Glass Ceiling Markets Revealed
Following up on our most recent post "Glass Ceiling Bullish or Bearish," today, we unveil the two markets illustrated in that feature.
Below, we display the two phantom price charts presented for side-by-side comparison. We had mentioned that both were popular indices, and hinted that we had rendered one of the charts with monthly closes and the other using a chart of daily closes.
We consider one of these a potential analog to present conditions.
Analog an'a'log (noun) U.S CHEMISTRY A chemical with a similar structure to another but differing slightly in composition.
Though fascinating to discover, ponder, and observe, all analogs inevitably blow-up. Despite this truth, analog comparisons can be useful in observing how past price patterns resolved.
One can also compare what conditional similarities and foundational differences exist relative to the analog chart of the past and the doppelganger price pattern of the present.
Above, the chart on the left renders monthly closes of the Dow Jones Industrial Average. The Dow's first encounter with its "glass ceiling" occurred in 1966, while its sixth such encounter took place at the tail end of 1982.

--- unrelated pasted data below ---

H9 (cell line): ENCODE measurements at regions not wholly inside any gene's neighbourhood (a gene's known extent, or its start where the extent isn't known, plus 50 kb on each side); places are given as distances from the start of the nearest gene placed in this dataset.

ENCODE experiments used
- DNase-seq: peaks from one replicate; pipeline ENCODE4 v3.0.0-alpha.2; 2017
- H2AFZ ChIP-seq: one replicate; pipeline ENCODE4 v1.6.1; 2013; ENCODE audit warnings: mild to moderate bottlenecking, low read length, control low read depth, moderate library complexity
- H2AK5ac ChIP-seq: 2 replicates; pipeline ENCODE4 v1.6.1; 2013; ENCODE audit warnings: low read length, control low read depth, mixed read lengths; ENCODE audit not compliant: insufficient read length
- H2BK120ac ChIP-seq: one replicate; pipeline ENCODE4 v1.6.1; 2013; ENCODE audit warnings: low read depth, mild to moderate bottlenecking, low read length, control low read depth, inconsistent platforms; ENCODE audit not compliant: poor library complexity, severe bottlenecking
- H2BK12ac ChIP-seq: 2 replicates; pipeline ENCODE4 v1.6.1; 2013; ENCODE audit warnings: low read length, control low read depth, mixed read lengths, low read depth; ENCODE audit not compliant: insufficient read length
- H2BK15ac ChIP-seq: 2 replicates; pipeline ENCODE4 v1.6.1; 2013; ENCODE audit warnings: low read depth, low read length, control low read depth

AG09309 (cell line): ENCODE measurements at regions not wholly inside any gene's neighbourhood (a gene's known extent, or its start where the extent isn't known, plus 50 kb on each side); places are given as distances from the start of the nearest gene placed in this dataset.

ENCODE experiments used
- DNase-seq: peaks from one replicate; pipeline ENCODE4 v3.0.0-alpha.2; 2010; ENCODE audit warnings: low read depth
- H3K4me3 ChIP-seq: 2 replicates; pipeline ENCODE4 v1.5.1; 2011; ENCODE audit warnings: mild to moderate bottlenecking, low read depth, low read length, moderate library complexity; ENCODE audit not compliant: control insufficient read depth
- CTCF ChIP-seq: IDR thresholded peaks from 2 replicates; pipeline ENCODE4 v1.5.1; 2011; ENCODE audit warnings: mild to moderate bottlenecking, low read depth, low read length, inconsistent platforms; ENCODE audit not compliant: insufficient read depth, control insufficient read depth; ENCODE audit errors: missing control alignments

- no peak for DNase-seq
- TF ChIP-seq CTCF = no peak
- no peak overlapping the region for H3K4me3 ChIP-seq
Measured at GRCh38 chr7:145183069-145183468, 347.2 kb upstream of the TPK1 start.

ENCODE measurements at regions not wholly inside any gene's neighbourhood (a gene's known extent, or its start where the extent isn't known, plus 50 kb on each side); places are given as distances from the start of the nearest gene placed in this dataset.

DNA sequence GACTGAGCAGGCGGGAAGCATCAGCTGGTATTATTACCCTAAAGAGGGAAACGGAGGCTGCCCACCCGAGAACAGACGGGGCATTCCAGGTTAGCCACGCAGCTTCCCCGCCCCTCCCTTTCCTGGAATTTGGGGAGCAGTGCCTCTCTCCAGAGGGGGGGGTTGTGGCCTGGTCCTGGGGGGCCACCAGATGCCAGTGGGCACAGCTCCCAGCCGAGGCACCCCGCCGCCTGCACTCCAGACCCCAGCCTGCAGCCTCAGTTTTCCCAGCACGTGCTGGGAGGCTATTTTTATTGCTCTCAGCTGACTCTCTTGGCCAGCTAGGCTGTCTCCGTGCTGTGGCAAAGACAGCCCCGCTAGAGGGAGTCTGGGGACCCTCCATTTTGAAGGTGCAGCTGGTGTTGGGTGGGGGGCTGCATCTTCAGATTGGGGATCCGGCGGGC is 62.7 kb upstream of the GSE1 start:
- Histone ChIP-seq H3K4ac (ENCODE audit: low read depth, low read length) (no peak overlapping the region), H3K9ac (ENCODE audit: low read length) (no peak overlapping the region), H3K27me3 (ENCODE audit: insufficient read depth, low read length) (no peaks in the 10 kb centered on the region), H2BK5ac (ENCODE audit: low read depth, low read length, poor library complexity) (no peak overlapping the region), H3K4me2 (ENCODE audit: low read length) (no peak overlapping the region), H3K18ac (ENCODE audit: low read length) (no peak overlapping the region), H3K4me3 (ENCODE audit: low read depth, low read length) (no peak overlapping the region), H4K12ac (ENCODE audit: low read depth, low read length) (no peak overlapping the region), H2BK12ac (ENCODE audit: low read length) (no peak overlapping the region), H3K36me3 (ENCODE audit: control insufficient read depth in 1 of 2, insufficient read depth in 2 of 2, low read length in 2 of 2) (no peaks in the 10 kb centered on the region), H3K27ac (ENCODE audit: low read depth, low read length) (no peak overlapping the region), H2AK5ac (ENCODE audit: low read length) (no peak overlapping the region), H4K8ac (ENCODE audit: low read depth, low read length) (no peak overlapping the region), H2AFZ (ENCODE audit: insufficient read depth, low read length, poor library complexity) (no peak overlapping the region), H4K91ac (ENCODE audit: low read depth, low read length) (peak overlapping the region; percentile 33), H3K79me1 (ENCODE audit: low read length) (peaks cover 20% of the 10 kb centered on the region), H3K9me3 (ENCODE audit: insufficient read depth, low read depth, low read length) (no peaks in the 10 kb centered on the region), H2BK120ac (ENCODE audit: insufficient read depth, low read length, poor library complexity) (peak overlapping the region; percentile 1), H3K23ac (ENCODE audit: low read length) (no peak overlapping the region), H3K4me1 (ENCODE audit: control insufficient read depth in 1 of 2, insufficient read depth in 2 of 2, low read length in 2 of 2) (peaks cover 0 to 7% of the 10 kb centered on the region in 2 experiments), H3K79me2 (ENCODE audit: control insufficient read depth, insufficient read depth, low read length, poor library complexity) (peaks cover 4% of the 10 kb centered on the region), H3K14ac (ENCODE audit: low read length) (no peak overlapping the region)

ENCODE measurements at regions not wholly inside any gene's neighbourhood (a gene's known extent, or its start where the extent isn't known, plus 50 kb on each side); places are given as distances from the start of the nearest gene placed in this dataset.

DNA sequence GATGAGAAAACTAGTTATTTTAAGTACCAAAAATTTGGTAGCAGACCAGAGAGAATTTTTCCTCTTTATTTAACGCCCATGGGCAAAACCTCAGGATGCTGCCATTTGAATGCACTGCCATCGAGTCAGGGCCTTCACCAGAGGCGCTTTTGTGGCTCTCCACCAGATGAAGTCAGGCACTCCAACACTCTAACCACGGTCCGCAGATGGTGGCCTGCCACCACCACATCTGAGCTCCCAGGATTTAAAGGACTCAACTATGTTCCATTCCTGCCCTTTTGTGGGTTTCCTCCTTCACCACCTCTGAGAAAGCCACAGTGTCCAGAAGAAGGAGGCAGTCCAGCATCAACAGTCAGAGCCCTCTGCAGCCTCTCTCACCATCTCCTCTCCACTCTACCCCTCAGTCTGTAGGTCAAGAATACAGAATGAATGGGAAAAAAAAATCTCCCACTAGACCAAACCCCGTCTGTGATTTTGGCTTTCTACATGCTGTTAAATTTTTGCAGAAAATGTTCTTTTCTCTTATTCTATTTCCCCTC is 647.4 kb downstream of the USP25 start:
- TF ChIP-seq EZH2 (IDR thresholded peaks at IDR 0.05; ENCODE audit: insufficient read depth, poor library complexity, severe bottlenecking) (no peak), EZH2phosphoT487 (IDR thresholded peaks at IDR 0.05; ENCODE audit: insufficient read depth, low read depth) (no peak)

The chart below illustrates how the Dow resolved this pattern, not once looking back in the five years after it had finally shattered its glass ceiling on the sixth try in November of 1982.
Above, the small chart on the right renders daily closes of our modern-day doppelganger, the NASDAQ 100. The NASDAQ 100's first encounter with its "glass ceiling" occurred on February 16, 2011, while its fifth and recent encounter took place on January 18, 2012.
The chart below illustrates the NASDAQ 100 currently amid its fifth attempt within the last twelve months at breaking out above, and shattering its overhead glass ceiling.
If the NASDAQ-100 produce an outcome with any semblance to the analog depicted in the 1966 - 1982 Dow, the prospective wave count, amplitude, and degrees of trend noted below, will jettison the NDX toward the 3300 level in no time flat.
Perhaps, insofar as its 83.4% two-year wipeout in 2002, which clearly broke its degree of trend correlations with the Dow, the NASDAQ may be about to embark upon another disconnect of sorts, one that may seek to realign its broken trend correlation with the Dow and S&P.
After all, another mini tech-boom that rockets the NDX away from the pack toward 3000, will merely amount to a common 61.8% retracement of its previous two-year wipeout in 2002, which we consider as the base terminal of Cycle Degree "A."
Here are a few interesting facts about the NASDAQ disconnect during its unrelenting bubble-spike into 1999, its total destruction in 2002, and its stunning full recovery last year from the 2008 bear market lows.
- In the bear market of 2002, the NASDAQ was completely wiped out (-83.4%) while the Dow lost only 38% of its value.
- In 2007, the Dow reached a new historic all-time-high while the NASDAQ struggled with a paltry 38.2% retracement of its complete annihilation in 2002.